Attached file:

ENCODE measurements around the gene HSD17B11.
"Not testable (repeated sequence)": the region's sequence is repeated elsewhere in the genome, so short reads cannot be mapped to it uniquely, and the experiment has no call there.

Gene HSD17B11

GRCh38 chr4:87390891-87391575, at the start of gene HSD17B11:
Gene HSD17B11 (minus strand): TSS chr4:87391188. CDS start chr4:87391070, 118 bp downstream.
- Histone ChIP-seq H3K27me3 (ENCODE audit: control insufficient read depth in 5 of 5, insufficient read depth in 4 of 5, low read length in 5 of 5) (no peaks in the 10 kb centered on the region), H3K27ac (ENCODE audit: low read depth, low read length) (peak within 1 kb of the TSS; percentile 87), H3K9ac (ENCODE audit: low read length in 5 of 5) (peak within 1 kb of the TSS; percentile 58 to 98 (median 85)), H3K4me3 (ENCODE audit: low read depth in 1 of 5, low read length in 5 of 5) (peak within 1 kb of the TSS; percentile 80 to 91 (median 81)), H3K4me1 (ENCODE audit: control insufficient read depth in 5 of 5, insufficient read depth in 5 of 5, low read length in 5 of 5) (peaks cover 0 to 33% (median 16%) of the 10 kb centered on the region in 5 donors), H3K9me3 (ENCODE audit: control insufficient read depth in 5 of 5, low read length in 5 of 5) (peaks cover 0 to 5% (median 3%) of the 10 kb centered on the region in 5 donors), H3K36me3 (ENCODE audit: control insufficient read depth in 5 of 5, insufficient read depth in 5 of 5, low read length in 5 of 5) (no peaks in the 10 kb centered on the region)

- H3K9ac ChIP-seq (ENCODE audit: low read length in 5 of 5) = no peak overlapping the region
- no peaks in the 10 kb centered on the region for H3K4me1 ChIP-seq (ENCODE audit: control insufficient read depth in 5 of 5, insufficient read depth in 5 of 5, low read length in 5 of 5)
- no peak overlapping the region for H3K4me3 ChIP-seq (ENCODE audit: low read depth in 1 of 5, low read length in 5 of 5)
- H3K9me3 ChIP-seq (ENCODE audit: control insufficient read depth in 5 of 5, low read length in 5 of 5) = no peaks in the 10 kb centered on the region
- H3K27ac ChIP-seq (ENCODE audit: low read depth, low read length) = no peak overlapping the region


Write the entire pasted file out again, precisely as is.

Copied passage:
ENCODE measurements around the gene HSD17B11.
"Not testable (repeated sequence)": the region's sequence is repeated elsewhere in the genome, so short reads cannot be mapped to it uniquely, and the experiment has no call there.

Gene HSD17B11

GRCh38 chr4:87390891-87391575, at the start of gene HSD17B11:
Gene HSD17B11 (minus strand): TSS chr4:87391188. CDS start chr4:87391070, 118 bp downstream.
- Histone ChIP-seq H3K27me3 (ENCODE audit: control insufficient read depth in 5 of 5, insufficient read depth in 4 of 5, low read length in 5 of 5) (no peaks in the 10 kb centered on the region), H3K27ac (ENCODE audit: low read depth, low read length) (peak within 1 kb of the TSS; percentile 87), H3K9ac (ENCODE audit: low read length in 5 of 5) (peak within 1 kb of the TSS; percentile 58 to 98 (median 85)), H3K4me3 (ENCODE audit: low read depth in 1 of 5, low read length in 5 of 5) (peak within 1 kb of the TSS; percentile 80 to 91 (median 81)), H3K4me1 (ENCODE audit: control insufficient read depth in 5 of 5, insufficient read depth in 5 of 5, low read length in 5 of 5) (peaks cover 0 to 33% (median 16%) of the 10 kb centered on the region in 5 donors), H3K9me3 (ENCODE audit: control insufficient read depth in 5 of 5, low read length in 5 of 5) (peaks cover 0 to 5% (median 3%) of the 10 kb centered on the region in 5 donors), H3K36me3 (ENCODE audit: control insufficient read depth in 5 of 5, insufficient read depth in 5 of 5, low read length in 5 of 5) (no peaks in the 10 kb centered on the region)

- H3K9ac ChIP-seq (ENCODE audit: low read length in 5 of 5) = no peak overlapping the region
- no peaks in the 10 kb centered on the region for H3K4me1 ChIP-seq (ENCODE audit: control insufficient read depth in 5 of 5, insufficient read depth in 5 of 5, low read length in 5 of 5)
- no peak overlapping the region for H3K4me3 ChIP-seq (ENCODE audit: low read depth in 1 of 5, low read length in 5 of 5)
- H3K9me3 ChIP-seq (ENCODE audit: control insufficient read depth in 5 of 5, low read length in 5 of 5) = no peaks in the 10 kb centered on the region
- H3K27ac ChIP-seq (ENCODE audit: low read depth, low read length) = no peak overlapping the region